problems under control most dogs will be very much more comfortable
and some may only need minimal therapy using the least potent of the
A variety of drugs are now
available for treatment. Generally they are used in combination rather
than alone. Their use is summarised in figure 6.
Essential fatty acids are now widely used for skin
conditions. They are known to have few side effects and will help
about 25% of allergic dogs significantly. Antihistamines potentiate
the action of essential fatty acids (synergy) and so combination
therapy would appear to be valuable. Several veterinary products are
licensed for use.
Antihistamines were widely dismissed as unhelpful in
atopic disease until recently when new studies both in the UK and USA
have shown considerable benefits from their use. No veterinary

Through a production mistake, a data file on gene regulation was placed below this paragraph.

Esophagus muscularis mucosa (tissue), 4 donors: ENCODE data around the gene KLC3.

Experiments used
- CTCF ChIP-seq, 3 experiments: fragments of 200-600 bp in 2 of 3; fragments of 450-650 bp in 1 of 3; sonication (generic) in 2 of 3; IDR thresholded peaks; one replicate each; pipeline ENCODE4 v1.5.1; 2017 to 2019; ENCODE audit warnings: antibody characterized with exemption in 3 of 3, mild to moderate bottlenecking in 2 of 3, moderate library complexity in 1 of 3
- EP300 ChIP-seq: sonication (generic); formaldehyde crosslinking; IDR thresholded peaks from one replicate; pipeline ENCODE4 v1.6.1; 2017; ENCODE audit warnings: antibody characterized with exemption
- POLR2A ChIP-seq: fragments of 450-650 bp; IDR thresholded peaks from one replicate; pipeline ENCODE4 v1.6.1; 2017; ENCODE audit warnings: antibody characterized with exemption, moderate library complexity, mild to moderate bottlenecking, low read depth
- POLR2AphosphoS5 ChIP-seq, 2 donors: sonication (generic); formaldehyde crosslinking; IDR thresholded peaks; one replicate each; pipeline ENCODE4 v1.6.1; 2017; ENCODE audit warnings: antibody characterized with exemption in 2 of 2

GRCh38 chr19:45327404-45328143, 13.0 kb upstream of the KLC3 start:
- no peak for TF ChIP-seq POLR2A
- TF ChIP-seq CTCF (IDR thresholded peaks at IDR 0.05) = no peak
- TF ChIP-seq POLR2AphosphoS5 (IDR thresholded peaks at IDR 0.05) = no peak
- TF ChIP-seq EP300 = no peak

products are available and the human drugs , chlorpheniramine,
hydroxyine, and clemastine have all shown to be useful.
Steroids are widely thought to cause side effects which
outweigh their potential for good. Despite this popular view, steroids
are the drug of choice in severe cases of atopic dermatitis and, used
appropriately, when complicating diseases are under control, side
effects are generally minimal.
Hyposensitising Vaccines ( also known as desensitising
vaccines) are prepared from the allergens identified as important at
skin test. By administering these allergens subcutaneously over a long
period the immune response to them is modified and pruritis is
reduced. They are seen to be beneficial in about 60% of dogs, and take
up to nine months to have effect.
Allergen avoidance is useful when house dust mites are